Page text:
Producing polymeric or hybrid microfluidic devices operating at high temperatures with reduced or no water evaporation is a challenge for many on-chip applications including polymerase chain reaction (PCR). We study sample evaporation in polymeric and hybrid devices, realized by glass microchannels for avoiding water diffusion toward the elastomer used for chip fabrication. The method dramatically reduces water evaporation in PCR devices that are found to exhibit optimal stability and effective operation under oscillating-flow. This approach maintains the flexibility, ease of fabrication, and low cost of disposable chips, and can be extended to other high-temperature microfluidic biochemical reactors. (C) 2010 American Institute of Physics. [doi: 10.1063/1.3481776]
Over several billion years, cyanobacteria and plants have evolved highly organized photosynthetic systems to shuttle both electronic and chemical species for the efficient oxidation of water(1). In a similar manner to reaction centres in natural photosystems, molecular(2) and metal oxide(3) catalysts have been used to photochemically oxidize water. However, the various approaches involving the molecular design of ligands(4), surface modification(5) and immobilization(6,7) still have limitations in terms of catalytic efficiency and sustainability. Here, we demonstrate a biologically templated nanostructure for visible light-driven water oxidation that uses a genetically engineered M13 virus scaffold to mediate the co-assembly of zinc porphyrins (photosensitizer) and iridium oxide hydrosol clusters (catalyst). Porous polymer microgels are used as an immobilization matrix to improve the structural durability of the assembled nanostructures and to allow the materials to be recycled. Our results suggest that the biotemplated nanoscale assembly of functional components is a promising route to significantly improved photocatalytic water-splitting systems.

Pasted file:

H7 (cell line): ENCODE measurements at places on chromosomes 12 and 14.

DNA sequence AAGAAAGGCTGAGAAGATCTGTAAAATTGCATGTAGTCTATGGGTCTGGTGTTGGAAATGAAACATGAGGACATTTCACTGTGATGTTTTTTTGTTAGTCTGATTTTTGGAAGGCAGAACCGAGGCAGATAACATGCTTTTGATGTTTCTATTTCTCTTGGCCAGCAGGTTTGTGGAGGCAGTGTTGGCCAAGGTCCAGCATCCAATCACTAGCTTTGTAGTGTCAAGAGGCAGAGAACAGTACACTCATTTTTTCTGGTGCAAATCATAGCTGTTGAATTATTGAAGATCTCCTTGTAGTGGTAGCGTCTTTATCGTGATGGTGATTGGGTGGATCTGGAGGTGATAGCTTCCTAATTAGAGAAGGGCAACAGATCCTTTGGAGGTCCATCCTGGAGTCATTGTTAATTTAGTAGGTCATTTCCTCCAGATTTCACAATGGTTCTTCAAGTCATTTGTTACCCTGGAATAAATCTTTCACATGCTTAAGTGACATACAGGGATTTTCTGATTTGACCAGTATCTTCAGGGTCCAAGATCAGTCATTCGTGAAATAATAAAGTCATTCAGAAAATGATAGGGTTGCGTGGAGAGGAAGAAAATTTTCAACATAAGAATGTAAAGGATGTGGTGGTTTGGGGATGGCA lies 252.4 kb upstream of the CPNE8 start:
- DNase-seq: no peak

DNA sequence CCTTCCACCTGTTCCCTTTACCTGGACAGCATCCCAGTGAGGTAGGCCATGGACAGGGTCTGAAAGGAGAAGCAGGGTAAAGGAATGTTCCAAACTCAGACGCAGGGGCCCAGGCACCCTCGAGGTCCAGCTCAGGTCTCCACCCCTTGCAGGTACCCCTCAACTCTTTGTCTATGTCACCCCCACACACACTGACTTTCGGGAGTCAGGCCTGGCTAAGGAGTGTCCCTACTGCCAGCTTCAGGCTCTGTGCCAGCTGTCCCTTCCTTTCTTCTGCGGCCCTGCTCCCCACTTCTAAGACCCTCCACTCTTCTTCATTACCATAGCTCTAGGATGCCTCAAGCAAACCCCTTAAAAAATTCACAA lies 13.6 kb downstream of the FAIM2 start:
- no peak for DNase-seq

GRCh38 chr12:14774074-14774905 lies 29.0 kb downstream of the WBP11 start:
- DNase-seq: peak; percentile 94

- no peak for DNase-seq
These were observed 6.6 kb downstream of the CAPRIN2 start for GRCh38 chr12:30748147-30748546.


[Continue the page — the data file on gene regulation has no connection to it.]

Intermediate filaments are common structural elements found in abundance in all metazoan cells, where they form networks that contribute to the elasticity. Here, we report measurements of the linear and nonlinear viscoelasticity of networks of two distinct intermediate filaments, vimentin and neurofilaments. Both exhibit predominantly elastic behavior with strong nonlinear strain stiffening. We demonstrate that divalent ions behave as effective cross-linkers for both networks, and that the elasticity of these networks is consistent with the theory for that of semiflexible polymers.
We study the geometry of biopolymer networks and effects of the geometry on bulk mechanical properties. It is shown numerically that the physical network geometry can be quantified statistically and regenerated from its statistical description, so that the regenerated network exhibits the same network mechanics as the physical network in the elastic regime. A collagen-I biopolymer network is used for validation. The method enables parametric studies of the network geometry, whose parameters are often difficult to vary independently in experiments.
Intermediate filament networks in the cytoplasm and nucleus are critical for the mechanical integrity of metazoan cells. However, the mechanism of crosslinking in these networks and the origins of their mechanical properties are not understood. Here, we study the elastic behavior of in vitro networks of the intermediate filament protein vimentin. Rheological experiments reveal that vimentin networks stiffen with increasing concentrations of Ca(2+) and Mg(2+), showing that divalent cations act as crosslinkers. We quantitatively describe the elastic response of vimentin networks over five decades of applied stress using a theory that treats the divalent cations as crosslinkers: at low stress, the behavior is entropic in origin, and increasing stress pulls out thermal fluctuations from single filaments, giving rise to a nonlinear response; at high stress, enthalpic stretching of individual filaments significantly modifies the nonlinearity. We investigate the elastic properties of networks formed by a series of protein variants with stepwise tail truncations and find that the last 11 amino acids of the C-terminal tail domain mediate crosslinking by divalent ions. We determined the single-filament persistence length, l(P) approximate to 0.5 mu m, and Young's modulus, Y approximate to 9 MPa; both are consistent with literature values. Our results provide insight into a crosslinking mechanism for vimentin networks and suggest that divalent ions may help regulate the cytoskeletal structure and mechanical properties of cells. (C) 2010 Elsevier Ltd. All rights reserved.